Brexit news: Starmer faces pressure to oppose Brexit deal as MPs prepare for crucial vote | UK | News (Reports)

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The Labour leader has already confirmed Labour MPs will be whipped to vote in favour of the deal which was announced on Christmas Eve. It still needs to be ratified by MPs on Wednesday this week, with Parliament set to be recalled at 9:30am that morning to debate the Brexit legislation and give it effect.

Sir Keir has said MPs are faced with the choice of either the Brexit deal in front of them or no deal at all.

He added: “No deal would have terrible consequences for our country, and the Labour party could not enable that to happen.”

However, senior Labour MPs including former shadow chancellor John McDonnell have called the deal “rotten”.

Reports are saying there will be a ‘major’ rebellion from frontbench Labour MPs against Sir Keir’s position.

Despite the push, even MPs opposing the deal acknowledge it will pass through Parliament regardless given the Conservative Government’s majority.

In a statement, Labour rebels say they are aiming for “opposition” and “proper parliamentary scrutiny of this and all future trade deals”.

READ: Brexit travel: Michael Gove warns of ‘new challenges’ when holidaying in Europe

Sir Keir has called the agreement “very, very thin” in certain areas but conceded Labour had made a “tough but necessary” decision to support it.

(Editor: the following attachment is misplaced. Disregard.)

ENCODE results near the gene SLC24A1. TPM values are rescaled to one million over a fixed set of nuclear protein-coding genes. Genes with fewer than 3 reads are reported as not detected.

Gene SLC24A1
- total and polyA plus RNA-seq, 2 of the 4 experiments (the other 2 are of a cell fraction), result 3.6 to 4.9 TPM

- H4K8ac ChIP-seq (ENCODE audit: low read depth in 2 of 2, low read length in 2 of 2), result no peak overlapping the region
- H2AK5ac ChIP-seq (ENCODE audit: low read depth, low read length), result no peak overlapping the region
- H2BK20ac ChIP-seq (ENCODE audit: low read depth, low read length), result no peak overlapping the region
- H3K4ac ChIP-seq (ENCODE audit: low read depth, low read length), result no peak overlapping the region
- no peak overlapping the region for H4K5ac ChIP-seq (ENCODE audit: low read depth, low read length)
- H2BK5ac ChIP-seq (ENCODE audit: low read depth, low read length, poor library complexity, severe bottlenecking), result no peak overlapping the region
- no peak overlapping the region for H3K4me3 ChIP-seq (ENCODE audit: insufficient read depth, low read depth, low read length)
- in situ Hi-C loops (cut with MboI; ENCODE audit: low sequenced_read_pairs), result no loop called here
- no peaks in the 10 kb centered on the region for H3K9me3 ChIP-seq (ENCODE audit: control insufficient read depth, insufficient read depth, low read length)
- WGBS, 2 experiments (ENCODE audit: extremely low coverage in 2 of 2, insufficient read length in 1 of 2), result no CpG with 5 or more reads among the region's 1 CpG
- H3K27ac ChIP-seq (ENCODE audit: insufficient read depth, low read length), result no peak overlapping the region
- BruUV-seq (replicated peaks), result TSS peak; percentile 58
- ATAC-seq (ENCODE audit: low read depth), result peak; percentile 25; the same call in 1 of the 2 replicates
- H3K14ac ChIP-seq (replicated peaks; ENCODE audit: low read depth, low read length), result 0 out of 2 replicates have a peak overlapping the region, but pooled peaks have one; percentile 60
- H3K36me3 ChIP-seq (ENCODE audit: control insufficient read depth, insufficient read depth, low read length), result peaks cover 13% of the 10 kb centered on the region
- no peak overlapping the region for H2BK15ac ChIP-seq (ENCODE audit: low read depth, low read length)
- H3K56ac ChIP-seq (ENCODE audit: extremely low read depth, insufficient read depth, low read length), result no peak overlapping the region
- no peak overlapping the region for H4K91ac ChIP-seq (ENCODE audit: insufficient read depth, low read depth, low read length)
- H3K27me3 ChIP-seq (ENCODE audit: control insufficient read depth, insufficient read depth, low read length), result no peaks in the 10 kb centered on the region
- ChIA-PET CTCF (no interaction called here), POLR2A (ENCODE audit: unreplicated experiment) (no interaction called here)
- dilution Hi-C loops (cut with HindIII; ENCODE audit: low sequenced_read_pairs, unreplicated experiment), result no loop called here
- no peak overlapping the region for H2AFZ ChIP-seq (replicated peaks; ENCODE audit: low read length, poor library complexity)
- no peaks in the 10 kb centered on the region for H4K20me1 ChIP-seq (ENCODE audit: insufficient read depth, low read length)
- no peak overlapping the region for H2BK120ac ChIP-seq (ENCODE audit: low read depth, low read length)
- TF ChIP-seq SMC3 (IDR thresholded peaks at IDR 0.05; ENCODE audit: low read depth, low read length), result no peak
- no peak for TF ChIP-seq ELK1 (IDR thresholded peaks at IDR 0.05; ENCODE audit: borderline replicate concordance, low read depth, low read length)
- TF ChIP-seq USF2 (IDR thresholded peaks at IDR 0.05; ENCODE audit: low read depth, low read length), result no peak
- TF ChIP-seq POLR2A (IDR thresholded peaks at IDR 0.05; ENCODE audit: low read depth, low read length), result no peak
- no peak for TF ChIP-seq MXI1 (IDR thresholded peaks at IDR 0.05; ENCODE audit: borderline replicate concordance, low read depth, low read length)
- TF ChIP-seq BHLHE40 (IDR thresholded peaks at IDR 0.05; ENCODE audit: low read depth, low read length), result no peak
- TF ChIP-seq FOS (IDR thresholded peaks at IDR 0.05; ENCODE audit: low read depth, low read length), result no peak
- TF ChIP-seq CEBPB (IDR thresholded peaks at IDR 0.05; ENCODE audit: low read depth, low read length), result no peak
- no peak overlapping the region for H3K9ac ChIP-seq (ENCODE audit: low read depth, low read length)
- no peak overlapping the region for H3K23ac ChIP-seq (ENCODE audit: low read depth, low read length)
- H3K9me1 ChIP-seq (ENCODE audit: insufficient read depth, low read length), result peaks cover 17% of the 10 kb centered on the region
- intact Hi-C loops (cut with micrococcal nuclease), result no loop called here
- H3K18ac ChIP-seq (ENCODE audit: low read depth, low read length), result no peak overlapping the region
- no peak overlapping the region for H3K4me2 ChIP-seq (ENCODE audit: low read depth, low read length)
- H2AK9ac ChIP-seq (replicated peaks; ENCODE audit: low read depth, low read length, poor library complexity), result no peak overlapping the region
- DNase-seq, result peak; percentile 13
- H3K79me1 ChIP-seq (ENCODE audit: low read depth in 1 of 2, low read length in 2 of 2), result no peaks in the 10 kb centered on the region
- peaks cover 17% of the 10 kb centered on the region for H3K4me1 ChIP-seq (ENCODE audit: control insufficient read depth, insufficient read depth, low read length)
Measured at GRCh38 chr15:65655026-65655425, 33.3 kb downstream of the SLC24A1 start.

Other parties, such as Nicola Sturgeon’s Scottish National Party, have vowed to vote against the deal.

Ed Davey, leader of the Liberal Democrats, has not committed to vote against but has claimed Lib Dem MPs will “not be supporting it”.

There is less likely to be as significant an opposition to the deal within the Conservative party, The Guardian reports.

Tory Brexiteers are due to deliver their decision this afternoon following scrutiny of the deal’s details.

The deal has already been unanimously backed by EU member states – though the European Parliament has delayed its vote until sometime early in 2021.

Boris Johnson has said the deal “means a new stability and a new certainty in what has sometimes been a fractious and difficult relationship”.

He added: “I think that what we have got here is the basis of a new long-term friendship and partnership that basically stabilises the relationship.”

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